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Hidden trauma in pregnancy-related losses

By Dr. Kumari Valentine

October is Pregnancy Awareness Month and loss of a baby. This month is significant to me because I lost my daughter on her due date . I am a clinical psychologist, and my mission is to draw attention to the loss related to pregnancy and find a language to articulate the losses that otherwise could not be recognized.

I met a young man. Let’s call him Ben *, a handsome man with expressive eyes and sadness in her voice. Ben, like so many people I meet, professionally and personally, had been diagnosed with depression. As we talked, part of his story involved the loss of a child during pregnancy your partner. Ben had tears in his eyes and talked about how much he had wanted this child. I know few people know of the loss or continuous sadness Ben Ben. There are so many men (and women) as Ben out there.

I wonder what it was for Ben to go to work and listen to their colleagues speak of their children and for couples with children around. I wonder how they handled the question “Do you have children?” I ask him about how he feels about the loss of fatherhood and whether this affected the view of this Ben himself like a man. It is normal that people consider their legacy and children carry this. I wonder what Ben thinks about this. Ben was diagnosed with depression, a diagnosis that is when people show sadness (or irritability) for two weeks, consistently, and other symptoms that include changes in appetite, loss of pleasure, guilt, poor concentration, difficulty sleeping, is working physically or slowed, and sometimes, thoughts that one has to end one’s life. Depression is diagnosed when these symptoms affect daily life and make work difficult.

Our simplest explanation of why people become depressed is that there is a vulnerability (for example, a genetic vulnerability), which, along with significant stress, results in depression. There are many treatments for depression. While depression was evident on the surface, no one had ever considered that Ben might be experiencing trauma .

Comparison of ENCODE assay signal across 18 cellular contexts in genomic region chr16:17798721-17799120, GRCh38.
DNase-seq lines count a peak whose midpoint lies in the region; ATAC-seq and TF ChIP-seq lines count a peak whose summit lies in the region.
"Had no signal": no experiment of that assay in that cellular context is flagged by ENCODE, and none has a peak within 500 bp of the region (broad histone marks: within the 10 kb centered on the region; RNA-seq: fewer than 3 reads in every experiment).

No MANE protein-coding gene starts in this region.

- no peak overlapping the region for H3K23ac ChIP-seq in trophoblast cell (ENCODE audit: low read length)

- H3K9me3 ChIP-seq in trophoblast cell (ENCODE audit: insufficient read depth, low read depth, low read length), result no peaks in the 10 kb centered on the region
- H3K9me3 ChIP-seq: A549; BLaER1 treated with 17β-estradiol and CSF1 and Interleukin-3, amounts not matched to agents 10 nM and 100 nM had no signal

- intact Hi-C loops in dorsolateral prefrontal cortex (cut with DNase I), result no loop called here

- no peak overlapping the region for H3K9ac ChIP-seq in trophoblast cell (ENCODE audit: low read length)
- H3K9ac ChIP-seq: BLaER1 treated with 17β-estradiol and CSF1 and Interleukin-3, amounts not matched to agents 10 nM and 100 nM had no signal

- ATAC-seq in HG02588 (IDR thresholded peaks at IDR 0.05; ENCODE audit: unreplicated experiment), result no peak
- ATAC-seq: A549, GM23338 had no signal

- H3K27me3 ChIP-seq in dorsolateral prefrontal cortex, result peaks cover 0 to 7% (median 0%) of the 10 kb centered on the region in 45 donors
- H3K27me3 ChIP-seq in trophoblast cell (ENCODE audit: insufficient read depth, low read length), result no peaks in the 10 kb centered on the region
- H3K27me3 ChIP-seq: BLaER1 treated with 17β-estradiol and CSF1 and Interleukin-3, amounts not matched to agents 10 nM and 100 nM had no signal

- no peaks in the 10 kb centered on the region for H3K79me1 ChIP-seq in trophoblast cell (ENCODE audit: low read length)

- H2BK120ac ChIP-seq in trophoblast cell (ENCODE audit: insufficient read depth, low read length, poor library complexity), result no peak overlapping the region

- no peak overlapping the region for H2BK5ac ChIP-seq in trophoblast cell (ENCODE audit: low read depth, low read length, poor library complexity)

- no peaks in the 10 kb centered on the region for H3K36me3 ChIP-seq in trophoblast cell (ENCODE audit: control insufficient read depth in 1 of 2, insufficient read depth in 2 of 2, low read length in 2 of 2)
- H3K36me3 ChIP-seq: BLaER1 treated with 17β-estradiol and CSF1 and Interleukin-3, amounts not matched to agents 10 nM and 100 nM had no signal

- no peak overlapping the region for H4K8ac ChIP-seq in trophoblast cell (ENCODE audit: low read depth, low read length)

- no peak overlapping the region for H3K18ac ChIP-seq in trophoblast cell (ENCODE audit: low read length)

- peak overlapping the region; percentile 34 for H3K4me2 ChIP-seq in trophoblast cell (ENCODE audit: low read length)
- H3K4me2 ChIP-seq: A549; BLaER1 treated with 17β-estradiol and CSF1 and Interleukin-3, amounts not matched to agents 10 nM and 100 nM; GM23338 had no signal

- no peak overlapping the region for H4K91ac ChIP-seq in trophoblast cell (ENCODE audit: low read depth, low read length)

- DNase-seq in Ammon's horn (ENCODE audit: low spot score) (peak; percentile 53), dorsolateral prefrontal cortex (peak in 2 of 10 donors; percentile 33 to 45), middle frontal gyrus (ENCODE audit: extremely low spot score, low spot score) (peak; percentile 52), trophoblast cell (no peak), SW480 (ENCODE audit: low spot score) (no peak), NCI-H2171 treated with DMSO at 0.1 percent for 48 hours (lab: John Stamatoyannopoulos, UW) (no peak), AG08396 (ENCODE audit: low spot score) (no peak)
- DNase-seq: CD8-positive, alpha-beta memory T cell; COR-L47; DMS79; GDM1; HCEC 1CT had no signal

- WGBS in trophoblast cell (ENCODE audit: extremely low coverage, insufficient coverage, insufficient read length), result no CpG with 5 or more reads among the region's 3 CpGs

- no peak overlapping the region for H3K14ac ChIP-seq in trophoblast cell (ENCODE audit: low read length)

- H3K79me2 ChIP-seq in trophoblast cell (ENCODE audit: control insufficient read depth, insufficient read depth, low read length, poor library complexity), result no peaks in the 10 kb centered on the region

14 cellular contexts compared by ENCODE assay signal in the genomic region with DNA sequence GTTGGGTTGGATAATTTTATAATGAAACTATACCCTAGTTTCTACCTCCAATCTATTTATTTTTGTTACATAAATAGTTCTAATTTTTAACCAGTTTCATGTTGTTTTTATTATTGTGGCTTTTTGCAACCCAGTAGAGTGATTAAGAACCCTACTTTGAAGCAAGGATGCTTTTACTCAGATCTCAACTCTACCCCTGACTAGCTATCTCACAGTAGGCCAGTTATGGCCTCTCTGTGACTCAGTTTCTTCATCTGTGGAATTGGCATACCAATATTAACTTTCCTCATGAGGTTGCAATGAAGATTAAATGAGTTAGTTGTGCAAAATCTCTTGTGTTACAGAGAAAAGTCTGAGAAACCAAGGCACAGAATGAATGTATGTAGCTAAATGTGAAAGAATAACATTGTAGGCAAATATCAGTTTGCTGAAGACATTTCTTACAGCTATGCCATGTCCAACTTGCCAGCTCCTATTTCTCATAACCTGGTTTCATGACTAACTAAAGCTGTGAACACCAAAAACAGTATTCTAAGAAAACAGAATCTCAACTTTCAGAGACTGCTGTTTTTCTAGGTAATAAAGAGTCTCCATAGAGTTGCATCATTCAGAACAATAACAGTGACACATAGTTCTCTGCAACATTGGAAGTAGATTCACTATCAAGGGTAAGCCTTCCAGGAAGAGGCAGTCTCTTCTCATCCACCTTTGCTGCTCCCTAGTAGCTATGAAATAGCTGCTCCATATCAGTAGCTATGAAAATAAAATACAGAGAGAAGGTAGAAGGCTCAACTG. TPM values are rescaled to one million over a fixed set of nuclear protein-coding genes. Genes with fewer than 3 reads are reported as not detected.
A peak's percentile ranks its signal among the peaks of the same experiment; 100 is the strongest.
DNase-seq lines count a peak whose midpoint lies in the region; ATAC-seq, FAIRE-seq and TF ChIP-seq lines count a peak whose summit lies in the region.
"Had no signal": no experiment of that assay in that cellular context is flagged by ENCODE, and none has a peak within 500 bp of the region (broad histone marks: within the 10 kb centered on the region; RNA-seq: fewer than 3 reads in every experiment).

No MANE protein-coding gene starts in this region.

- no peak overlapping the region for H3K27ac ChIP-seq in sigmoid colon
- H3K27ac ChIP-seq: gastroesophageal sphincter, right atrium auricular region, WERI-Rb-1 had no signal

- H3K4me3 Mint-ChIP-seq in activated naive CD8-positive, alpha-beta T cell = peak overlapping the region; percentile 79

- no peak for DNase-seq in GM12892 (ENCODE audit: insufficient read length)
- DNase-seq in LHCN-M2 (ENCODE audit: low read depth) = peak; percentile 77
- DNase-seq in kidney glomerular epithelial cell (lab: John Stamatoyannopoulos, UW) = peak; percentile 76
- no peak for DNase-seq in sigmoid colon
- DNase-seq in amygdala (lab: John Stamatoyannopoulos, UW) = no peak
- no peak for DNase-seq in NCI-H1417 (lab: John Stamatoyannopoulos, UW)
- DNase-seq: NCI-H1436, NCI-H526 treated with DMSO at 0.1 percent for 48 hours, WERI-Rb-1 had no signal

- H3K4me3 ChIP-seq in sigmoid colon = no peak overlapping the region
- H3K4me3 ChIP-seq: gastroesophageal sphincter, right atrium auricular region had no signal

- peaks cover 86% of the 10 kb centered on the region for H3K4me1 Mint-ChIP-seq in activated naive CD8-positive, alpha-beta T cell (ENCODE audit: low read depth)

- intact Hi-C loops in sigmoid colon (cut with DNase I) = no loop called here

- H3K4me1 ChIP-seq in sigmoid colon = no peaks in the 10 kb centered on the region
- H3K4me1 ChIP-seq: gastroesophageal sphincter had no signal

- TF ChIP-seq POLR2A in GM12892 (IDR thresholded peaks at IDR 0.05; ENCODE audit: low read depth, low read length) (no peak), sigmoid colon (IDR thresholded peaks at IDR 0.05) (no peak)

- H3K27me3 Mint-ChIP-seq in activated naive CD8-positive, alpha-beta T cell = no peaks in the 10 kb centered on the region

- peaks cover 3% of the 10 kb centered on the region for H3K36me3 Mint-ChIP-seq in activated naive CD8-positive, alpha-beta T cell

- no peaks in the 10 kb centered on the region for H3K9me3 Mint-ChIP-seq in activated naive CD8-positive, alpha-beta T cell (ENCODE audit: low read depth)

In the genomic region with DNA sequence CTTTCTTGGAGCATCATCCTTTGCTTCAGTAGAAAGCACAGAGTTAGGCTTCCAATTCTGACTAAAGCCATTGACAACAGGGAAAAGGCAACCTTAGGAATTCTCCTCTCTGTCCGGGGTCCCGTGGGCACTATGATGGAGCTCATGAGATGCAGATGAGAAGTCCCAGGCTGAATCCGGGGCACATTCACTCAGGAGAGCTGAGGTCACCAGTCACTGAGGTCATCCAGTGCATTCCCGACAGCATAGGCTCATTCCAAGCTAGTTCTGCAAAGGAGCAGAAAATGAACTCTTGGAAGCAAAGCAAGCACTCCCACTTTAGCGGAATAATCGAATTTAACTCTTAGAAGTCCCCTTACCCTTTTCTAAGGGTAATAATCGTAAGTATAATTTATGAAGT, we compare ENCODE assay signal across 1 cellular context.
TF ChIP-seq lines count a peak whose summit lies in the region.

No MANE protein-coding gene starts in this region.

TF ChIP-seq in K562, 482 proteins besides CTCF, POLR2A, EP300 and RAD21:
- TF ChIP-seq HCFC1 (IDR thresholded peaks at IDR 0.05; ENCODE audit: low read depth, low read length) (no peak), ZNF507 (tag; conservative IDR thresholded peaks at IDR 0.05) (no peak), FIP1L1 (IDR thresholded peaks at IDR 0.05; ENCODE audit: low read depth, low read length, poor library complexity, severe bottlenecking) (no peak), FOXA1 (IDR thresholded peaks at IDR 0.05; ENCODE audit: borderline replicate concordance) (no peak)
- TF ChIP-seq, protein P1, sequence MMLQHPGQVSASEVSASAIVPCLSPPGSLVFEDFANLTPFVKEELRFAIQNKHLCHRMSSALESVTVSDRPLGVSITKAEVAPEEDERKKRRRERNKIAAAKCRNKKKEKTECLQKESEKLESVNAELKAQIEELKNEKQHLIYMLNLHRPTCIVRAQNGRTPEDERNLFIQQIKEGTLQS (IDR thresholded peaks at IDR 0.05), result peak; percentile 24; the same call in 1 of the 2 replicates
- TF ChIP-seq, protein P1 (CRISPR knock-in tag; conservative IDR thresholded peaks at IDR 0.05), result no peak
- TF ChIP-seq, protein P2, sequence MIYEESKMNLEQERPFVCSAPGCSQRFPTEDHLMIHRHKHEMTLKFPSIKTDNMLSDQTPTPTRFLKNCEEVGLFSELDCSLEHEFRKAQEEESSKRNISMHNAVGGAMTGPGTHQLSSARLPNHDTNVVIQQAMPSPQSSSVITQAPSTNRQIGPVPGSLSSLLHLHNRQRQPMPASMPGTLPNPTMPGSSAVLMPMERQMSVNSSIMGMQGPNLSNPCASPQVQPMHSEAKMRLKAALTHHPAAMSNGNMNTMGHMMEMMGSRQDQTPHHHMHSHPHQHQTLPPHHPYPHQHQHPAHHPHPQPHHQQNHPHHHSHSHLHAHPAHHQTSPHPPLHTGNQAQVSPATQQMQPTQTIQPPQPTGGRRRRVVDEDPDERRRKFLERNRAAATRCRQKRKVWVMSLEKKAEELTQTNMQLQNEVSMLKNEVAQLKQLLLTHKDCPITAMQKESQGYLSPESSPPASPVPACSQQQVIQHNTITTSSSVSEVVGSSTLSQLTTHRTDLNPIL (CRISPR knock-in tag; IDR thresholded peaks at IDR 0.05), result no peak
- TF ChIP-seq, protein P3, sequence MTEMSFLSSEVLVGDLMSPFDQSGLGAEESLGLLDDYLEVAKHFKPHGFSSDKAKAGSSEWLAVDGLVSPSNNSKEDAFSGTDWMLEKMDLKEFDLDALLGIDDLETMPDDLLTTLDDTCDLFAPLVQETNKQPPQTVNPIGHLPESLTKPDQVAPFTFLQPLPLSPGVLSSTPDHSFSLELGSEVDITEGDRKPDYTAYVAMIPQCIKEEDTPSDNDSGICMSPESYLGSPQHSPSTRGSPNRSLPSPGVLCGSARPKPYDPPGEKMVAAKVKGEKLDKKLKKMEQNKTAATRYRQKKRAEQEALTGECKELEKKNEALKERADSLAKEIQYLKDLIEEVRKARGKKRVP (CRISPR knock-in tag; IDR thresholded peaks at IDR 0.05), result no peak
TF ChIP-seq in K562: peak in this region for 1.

consider a response to trauma when something significantly stressful happened as an act of violence, death and the person experiences intrusive thoughts (as nightmares or flashbacks), ie on alert and on guard, has a sense of change who they are, and avoid the people, places and things associated with the trauma.

Here’s the thing – I go to a different treatment if my focus was depression, rather than trauma. I suspect many people would think about their experiences differently if they learned of trauma, rather than depression. Of course, depression and trauma can be intertwined, but my point is that people can still cling to trauma and not even know it.

Why is it so important to recognize and articulate this loss? Among other reasons, suppression or emotions away is hard work physically and emotionally. Research shows that those who suppress their emotions are worse and even visit more health professionals. Suppression or avoidance or emotion can also stop processing the brain and make sense of events. Flashbacks and intrusive memories can be the result of this lack of processing. Living with pain is tiring. Having to put a mask for the world is exhausting. Feeling invalidated and alone is exhausting.

Here’s my challenge – to recognize that pregnancy does not always go the way we want or we see depicted in the movies. Men and women are affected by the loss, and its loss can take different forms, including a feeling traumatized. When you ask “Do you have children?” Be prepared to hear that some of these children are not in this world and to offer an ear of support or silence of support.

* Ben is not her real name and I have omitted details that could identify a specific person.

Dr. Kumari Valentine holds a doctorate and is a registered clinical psychologist who is passionate about the use of psychological theory to help people change their lives for the better. Their personal experiences with complicated pregnancies and pain related to pregnancy support their work in the care and thought excessive. Visit its website for more and check out your Facebook page .

Dr. Kumari has recently released a free album “ Meditations for Pregnancy Loss related” .

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